Minolta Maxxum 7000 inquiry

Discussion in 'Minolta' started by ColynG©, Nov 20, 2004.

  1. ColynG©

    ColynG© Guest

    I was given a Maxxum 7000 camera today with 2800af flash and 50mm
    lens.

    Everything appears to be in good working order so I was wondering if
    Minolta made a 35-70mm macro zoom which is as good as the mf version
    35-70mm f/3.5 macro..

    Any other lens recommendations??


    Colyn Goodson
    http://home.swbell.net/colyng
    http://www.colyngoodson.com
     
    ColynG©, Nov 20, 2004
    #1
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  2. ColynG©

    Paul Evans Guest

    The lenses Minolta released when they went AF were all very good indeed.
    The 35-70 macro is an f4 (constant) and is extremely highly rated. It uses
    aspherical components to achieve small size with excellent sharpness and
    contrast. I have one coming to me shortly.

    Among other lenses the 70-210 is a big beast but is f4 right the way through
    and boasts a construction that just isn't seen these days outside of
    professional lenses costing £000s. The pictures are pin sharp even at f4 and
    the internal zoom with the lens staying the same size at any focal length is
    good.

    The jewel for travel photography is the 28-135 f4-4.5. This is a superb lens
    contrary to what you might think from the ambitious range. It is heavy, has
    a flare prone big (72mm) front element, won't focus closer than 5ft and has
    slight pincushion distortion at the 135 end, but is also sharp and contrasty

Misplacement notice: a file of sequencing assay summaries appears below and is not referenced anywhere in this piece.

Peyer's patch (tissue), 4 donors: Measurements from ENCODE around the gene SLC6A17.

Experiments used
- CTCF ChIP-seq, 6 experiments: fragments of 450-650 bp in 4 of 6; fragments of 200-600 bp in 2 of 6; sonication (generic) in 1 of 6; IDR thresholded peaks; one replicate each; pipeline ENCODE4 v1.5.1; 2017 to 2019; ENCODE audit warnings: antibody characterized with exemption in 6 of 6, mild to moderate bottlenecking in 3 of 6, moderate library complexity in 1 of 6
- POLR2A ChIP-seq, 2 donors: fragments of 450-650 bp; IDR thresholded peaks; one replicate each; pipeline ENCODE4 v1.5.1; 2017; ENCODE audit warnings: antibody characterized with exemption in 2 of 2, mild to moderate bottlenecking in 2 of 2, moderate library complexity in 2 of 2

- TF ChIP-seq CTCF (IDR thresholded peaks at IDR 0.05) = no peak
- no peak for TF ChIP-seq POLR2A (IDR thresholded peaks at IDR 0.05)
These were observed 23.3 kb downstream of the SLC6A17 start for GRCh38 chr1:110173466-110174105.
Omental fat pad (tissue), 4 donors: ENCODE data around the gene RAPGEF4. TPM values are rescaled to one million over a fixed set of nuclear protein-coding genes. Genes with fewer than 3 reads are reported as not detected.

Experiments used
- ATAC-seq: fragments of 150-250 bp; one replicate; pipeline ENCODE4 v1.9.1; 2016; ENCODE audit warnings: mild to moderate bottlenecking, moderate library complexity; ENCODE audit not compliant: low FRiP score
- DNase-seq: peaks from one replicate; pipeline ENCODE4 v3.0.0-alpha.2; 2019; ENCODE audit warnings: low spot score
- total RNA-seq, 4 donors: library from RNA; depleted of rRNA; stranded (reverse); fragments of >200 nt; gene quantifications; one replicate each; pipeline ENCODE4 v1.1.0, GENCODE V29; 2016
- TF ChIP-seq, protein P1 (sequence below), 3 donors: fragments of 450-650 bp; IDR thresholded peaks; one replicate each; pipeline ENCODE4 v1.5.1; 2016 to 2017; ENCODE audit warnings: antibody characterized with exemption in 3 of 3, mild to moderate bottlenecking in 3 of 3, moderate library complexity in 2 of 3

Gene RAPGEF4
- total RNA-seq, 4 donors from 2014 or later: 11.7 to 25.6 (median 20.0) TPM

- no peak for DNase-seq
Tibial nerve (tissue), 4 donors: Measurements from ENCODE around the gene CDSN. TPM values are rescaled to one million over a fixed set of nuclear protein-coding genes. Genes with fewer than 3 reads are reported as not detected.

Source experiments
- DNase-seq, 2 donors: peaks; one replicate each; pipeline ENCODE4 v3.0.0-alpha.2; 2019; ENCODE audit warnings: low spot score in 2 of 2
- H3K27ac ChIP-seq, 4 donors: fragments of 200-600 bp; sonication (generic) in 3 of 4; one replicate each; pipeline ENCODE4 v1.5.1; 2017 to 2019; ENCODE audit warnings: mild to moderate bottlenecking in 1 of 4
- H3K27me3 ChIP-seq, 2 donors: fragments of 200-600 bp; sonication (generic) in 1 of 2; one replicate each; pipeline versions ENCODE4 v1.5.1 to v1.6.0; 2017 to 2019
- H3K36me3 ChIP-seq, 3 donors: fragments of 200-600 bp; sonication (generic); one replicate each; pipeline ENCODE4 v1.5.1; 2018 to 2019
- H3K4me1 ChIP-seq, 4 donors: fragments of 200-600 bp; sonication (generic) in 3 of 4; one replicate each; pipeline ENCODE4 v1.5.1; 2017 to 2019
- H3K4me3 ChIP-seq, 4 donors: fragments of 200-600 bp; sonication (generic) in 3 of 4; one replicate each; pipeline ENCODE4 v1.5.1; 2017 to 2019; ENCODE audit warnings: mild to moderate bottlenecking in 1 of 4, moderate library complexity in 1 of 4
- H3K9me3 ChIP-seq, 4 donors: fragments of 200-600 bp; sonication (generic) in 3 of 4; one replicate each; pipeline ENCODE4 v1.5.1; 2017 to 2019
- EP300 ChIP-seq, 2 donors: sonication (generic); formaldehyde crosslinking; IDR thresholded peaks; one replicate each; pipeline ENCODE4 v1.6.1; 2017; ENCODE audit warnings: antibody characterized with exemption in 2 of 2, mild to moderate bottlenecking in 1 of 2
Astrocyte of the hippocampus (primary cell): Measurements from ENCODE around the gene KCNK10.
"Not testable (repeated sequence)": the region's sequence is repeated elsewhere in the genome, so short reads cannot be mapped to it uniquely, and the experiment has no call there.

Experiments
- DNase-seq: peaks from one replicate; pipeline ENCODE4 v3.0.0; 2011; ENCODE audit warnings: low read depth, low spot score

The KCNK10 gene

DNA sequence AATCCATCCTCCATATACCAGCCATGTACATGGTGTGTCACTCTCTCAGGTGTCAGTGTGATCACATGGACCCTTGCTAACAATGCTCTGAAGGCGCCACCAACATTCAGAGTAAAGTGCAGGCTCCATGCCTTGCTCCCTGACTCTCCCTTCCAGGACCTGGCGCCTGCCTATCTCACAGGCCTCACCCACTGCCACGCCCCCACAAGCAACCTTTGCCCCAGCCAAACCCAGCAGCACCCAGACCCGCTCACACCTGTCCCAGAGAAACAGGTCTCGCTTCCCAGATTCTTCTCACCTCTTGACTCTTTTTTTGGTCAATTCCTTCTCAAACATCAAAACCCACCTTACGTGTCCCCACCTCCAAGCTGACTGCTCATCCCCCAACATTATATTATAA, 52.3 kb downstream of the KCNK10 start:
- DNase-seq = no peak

at every f stop and focal length and built like a tank. The rear element
    focussing keeps things easy for the AF motor too. Apparently this lens cost
    more to make than the selling price which was circa £600 in the mid-late
    '80s!

    Paul.
    http://www.pevans.me.uk
     
    Paul Evans, Nov 21, 2004
    #2
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  3. ColynG©

    Magnus W Guest

    The world's first aspherical compound element in mass production. Glass and
    plastic in a beautiful combination ;-) Yes, it's a good lens.
    If focuses slower than... something really slow... on a x000 camera though.
    Built like a tank -- well, a tank with a soft and chewy internal then. it
    has a metal exterior, but its zoom mechanism is very fragile and breaks
    easily, and I am told this was a major reason for Minolta to discontinue
    the beast. It's a stellar performer, probably one of the best zooms ever
    built, but I don't recommend it to anyone. Too many drawbacks. I am
    thinking of trading mine.

    The 24-50/4 is always mentioned as one of the best -- I have one but
    haven't had the time to test it...
     
    Magnus W, Nov 21, 2004
    #3
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